IAS 8 — Changes in accounting policies

Date recorded:


The Staff sought feedback from the IC on a paper that will be discussed by the Board in its upcoming June meeting. The paper deals with changes in accounting policies resulting from agenda decisions, and addresses two central issues:

  1. Whether the change is a correction of error or a voluntary change in accounting policy; and
  2. Lowering the impracticability threshold for exemption from retrospective adjustments to a cost/benefit threshold.

The IC’s comments were sought as the publication of agenda decisions falls within its ambit. When the IC receives a request and considers that the requirements in existing Standards provide an adequate basis on which to account for the issue, it issues an agenda decision which typically includes explanatory material outlining the IC’s view on how to apply the applicable requirements.

Agenda decisions are non-authoritative. Neither the Board nor the IC can specify transition requirements or an effective date for the information contained in an agenda decision. If an entity changes its accounting policy as a result of an agenda decision (be it as a correction of error or a voluntary change in policy), it is required to apply the new policy retrospectively unless it is impracticable to do so. ‘Impracticability’ is a high hurdle. It is often seen as deterring entities from voluntarily changing an accounting policy for the better because of the efforts involved in restating comparatives. This undermines the value of agenda decisions.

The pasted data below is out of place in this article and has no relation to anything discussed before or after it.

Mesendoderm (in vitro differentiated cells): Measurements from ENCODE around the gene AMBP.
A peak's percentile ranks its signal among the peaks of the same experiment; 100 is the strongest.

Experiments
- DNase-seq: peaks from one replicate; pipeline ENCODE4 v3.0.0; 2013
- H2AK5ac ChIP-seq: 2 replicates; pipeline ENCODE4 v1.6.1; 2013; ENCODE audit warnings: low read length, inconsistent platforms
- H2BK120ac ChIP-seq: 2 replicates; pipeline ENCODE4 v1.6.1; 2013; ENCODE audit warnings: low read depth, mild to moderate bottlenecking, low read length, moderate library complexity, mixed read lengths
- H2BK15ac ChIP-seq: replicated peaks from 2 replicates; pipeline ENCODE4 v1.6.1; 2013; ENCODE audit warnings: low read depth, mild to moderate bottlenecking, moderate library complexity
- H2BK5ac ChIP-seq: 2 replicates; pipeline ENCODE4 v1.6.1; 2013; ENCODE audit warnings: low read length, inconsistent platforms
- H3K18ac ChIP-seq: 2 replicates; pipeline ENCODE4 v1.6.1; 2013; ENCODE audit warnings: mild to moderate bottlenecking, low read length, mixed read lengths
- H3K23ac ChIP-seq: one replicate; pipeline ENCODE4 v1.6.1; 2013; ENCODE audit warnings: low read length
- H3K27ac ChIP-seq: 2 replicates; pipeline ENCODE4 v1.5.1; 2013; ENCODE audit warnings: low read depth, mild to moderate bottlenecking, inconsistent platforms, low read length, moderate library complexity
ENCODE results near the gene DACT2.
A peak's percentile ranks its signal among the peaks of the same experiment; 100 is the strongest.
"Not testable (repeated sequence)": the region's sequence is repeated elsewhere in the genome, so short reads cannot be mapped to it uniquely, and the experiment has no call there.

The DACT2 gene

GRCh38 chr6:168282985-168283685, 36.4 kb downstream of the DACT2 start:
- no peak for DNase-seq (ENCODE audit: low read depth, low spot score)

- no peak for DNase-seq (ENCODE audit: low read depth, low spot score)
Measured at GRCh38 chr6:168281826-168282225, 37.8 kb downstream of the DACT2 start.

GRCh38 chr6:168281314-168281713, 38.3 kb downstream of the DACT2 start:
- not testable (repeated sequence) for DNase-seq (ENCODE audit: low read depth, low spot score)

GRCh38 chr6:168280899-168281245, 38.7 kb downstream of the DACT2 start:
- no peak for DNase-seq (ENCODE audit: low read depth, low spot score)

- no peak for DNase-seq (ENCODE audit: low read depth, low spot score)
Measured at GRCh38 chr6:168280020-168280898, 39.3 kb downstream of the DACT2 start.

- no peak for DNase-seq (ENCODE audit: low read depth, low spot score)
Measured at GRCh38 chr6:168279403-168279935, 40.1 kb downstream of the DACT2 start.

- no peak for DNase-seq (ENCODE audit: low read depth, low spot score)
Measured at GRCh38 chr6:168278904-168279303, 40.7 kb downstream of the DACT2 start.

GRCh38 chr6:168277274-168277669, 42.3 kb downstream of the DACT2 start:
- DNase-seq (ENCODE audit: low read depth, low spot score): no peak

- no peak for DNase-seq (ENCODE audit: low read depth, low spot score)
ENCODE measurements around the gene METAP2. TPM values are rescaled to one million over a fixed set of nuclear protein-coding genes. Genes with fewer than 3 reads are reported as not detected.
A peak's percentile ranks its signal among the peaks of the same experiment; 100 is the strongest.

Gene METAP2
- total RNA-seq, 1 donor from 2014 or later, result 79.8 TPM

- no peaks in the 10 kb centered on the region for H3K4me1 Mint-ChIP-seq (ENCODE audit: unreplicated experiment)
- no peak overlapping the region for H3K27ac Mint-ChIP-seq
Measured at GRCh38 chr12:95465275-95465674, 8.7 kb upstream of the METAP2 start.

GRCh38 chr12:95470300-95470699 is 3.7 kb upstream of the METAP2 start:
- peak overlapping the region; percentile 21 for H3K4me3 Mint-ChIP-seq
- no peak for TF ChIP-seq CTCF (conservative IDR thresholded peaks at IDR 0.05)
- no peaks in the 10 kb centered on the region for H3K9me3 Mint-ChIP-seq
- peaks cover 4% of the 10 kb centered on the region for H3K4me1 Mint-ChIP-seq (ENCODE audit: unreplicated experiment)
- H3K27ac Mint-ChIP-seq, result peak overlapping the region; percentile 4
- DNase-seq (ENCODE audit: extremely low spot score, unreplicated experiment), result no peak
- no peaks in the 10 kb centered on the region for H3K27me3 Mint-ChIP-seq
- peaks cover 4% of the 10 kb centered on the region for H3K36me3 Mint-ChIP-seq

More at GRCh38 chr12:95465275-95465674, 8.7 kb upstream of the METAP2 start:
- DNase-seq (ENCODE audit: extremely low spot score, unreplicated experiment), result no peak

Accordingly, the paper explores a cost/benefit approach as an alternative to the impracticability approach for exemption from retrospective application of a voluntary change in accounting policy.

Staff analysis

Correction of error or voluntary change in accounting policy?

The Staff believe that it would not be appropriate to characterise all changes resulting from agenda decisions as corrections of errors or as changes in accounting policies.